Nicholasville police officers who showed up at the home of a 22-year-old Black man and ultimately shot him left him wounded for several minutes before they got into his home to provide him first aid, according to body camera footage obtained by the Herald-Leader through the Kentucky Open Records Act.
Desman LaDuke, whose family says he was experiencing a mental health crisis when police showed up to his home, was shot once in the chest by an officer and later died. His family said police didn’t need to respond to the situation by shooting him, and police said LaDuke had guns drawn on police from inside his home when they shot him on Oct. 22, 2022.
Body camera footage wasn’t made available until recently, as KSP previously said the records were exempt from public records law while the case was still under investigation. The investigation concluded when a grand jury declined to indict the officer who shot LaDuke.
Body camera footage doesn’t provide more insight into whether LaDuke pulled guns on police, as Kentucky State Police edited the video — the portion of the video in which police shot LaDuke and entered his home was redacted, and only audio of that portion was provided. KSP told the Herald-Leader that showing the inside of LaDuke’s home in the video would violate state law. In the redacted video, an unidentified officer can be heard asking LaDuke why he pointed guns at police.
The redacted video does indicate that police waited about six minutes between shooting LaDuke and going into his home.
The officer who shot LaDuke didn’t have body camera video from the incident. The footage provided was from another responding officer. A large police presence was present at the scene, and it is unclear who some officers are in the footage and audio provided by state police.
LaDuke was taken to University of Kentucky Chandler Hospital in Lexington where he later died. His autopsy indicated his manner of death was a homicide.
LaDuke didn’t want police at his house
Police were called to the scene for a welfare check, made by LaDuke’s aunt and former legal guardian, Melissa Marks. According to interviews with police, LaDuke became agitated and made threats against himself after a dispute with his girlfriend. When officers arrived, they made multiple attempts and pleas with LaDuke to come out of the home and talk with officers, but he refused.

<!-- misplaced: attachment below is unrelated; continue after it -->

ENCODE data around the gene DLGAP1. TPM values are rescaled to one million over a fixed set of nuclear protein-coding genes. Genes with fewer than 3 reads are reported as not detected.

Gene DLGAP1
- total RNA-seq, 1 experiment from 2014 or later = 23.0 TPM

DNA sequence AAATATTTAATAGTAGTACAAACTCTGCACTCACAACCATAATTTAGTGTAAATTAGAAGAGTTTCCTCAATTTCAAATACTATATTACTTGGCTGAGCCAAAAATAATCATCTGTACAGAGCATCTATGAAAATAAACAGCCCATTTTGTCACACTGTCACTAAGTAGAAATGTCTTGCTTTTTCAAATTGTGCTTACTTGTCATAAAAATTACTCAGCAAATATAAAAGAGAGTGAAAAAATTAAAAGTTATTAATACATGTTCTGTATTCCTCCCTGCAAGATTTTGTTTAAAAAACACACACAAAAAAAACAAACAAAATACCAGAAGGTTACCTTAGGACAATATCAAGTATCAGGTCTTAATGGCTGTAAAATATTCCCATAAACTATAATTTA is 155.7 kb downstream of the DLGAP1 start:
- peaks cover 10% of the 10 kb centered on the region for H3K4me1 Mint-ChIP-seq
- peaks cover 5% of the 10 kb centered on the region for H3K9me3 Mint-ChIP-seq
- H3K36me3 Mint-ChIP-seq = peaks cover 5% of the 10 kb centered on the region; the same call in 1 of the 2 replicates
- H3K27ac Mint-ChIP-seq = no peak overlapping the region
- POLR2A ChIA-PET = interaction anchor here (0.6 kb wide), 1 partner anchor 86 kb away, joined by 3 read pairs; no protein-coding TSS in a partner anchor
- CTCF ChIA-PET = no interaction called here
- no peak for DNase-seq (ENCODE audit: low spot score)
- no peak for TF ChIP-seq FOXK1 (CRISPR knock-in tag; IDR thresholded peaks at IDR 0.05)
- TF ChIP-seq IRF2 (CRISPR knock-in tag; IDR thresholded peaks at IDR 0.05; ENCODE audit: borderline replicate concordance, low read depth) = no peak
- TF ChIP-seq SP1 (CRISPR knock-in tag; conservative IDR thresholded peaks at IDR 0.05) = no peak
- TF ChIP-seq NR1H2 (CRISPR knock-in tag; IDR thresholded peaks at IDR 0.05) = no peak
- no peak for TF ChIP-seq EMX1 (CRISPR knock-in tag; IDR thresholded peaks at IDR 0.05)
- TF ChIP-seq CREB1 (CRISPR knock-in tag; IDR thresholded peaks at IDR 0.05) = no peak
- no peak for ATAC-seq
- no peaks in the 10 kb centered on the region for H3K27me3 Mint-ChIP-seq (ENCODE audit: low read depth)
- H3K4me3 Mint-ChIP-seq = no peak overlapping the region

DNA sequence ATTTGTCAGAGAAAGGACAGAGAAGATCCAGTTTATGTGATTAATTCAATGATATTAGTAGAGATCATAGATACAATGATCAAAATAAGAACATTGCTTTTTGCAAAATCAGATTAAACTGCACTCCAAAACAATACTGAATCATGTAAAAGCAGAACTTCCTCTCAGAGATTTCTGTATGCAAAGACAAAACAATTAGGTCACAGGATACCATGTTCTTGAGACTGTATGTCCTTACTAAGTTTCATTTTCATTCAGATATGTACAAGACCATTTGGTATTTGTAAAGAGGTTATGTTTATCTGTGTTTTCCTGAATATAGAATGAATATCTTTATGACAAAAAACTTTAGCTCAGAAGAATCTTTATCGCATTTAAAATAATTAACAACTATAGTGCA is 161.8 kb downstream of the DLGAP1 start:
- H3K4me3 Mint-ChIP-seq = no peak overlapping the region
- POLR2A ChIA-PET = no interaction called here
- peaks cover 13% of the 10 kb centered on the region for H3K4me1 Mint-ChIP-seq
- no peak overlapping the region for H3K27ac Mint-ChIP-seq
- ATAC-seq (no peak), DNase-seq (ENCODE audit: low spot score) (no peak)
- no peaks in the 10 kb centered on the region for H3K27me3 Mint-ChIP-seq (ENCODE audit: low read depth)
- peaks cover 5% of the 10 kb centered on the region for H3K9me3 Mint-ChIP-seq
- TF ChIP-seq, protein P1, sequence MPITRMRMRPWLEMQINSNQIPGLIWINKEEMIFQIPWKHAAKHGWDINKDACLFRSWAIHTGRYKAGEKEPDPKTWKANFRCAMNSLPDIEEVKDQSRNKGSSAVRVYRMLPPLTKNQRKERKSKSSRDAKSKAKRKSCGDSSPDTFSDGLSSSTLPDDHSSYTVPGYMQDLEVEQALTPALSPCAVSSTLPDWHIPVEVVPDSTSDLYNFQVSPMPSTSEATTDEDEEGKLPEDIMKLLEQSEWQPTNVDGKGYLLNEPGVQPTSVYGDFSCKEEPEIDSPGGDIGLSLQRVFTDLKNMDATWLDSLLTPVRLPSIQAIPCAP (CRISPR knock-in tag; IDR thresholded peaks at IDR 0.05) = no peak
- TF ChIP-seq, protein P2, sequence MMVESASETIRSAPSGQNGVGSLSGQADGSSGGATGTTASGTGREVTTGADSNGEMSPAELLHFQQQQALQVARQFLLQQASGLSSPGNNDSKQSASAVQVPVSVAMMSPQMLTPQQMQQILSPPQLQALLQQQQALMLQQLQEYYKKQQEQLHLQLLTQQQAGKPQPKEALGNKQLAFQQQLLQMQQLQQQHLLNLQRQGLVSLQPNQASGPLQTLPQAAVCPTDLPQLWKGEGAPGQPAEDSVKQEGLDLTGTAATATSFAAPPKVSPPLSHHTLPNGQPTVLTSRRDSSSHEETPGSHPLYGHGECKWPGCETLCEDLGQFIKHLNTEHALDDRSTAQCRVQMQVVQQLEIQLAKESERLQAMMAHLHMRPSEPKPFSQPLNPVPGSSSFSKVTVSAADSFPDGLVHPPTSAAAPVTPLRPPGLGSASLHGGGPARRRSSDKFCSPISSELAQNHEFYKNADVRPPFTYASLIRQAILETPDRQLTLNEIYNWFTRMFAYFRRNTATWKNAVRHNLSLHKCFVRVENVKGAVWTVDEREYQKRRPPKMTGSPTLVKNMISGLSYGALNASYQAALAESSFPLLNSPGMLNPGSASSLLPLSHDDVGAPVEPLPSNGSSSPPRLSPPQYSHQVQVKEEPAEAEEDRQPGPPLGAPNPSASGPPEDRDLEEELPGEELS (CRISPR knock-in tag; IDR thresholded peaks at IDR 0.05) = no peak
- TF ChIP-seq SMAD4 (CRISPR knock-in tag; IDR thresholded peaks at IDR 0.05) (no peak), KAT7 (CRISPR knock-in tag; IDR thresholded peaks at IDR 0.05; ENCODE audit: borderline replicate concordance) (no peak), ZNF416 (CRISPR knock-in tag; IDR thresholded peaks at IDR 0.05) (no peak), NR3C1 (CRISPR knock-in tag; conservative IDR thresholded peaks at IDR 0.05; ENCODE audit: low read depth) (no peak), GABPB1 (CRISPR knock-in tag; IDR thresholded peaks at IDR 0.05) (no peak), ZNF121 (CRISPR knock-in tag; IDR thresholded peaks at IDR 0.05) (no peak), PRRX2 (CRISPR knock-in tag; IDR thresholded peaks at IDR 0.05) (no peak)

LaDuke can be heard on the body camera video telling an officer, “I don’t have anything to say,” and “I don’t have nothing to talk about.”
“I didn’t call y’all here,” LaDuke said. “There ain’t nothing to talk about.”
“It doesn’t matter who calls, if someone needs help we are going to try and help,” an officer responded to him. At that time, footage revealed the officer said LaDuke had no weapons in his hands.
Officers are seen and heard on camera outside of LaDuke’s home saying, “I say we just break that damn window out and pepperball his a--.”
Another cop responds, “that is what I am talking about. That s--- works.” Officers were instructed to be equipped with gas masks.
Sam Wade, public information officer with the Nicholasville Police Department, did not return multiple requests for comment as of Thursday afternoon.
Nearly two hours after police initially showed up, the response changed from a few uniformed officers to critical response officers armed with rifles surrounding the home. Police had blocked off the street.
In the body camera video, an officer calls for LaDuke to drop his weapon and repeatedly asks him to come out of his home to talk to officers. Eventually, a single shot rang out, which struck LaDuke in the chest. While this portion of the video was redacted, officers can be heard breaking glass and reporting they see blood in the hallway of LaDuke’s home. They said LaDuke was down with his feet showing, and a gun was on the floor by a back window.
Police repeatedly yelled at LaDuke, telling him not to move. One officer can be heard yelling “don’t make us shoot you again.”
Police eventually got his home with a battering ram. One officer yelled at him, “why did you do that? Why did you continually point guns at us? We did nothing but try to help you for hours. Why did you force them to do that?”
After the shooting, police began their investigation. They taped off the area, searched for bullet casings and spoke with other officers about the incident. Some officers tried to control a large crowd that had gathered.
Shooter was interviewed for 80 minutes, wasn’t indicted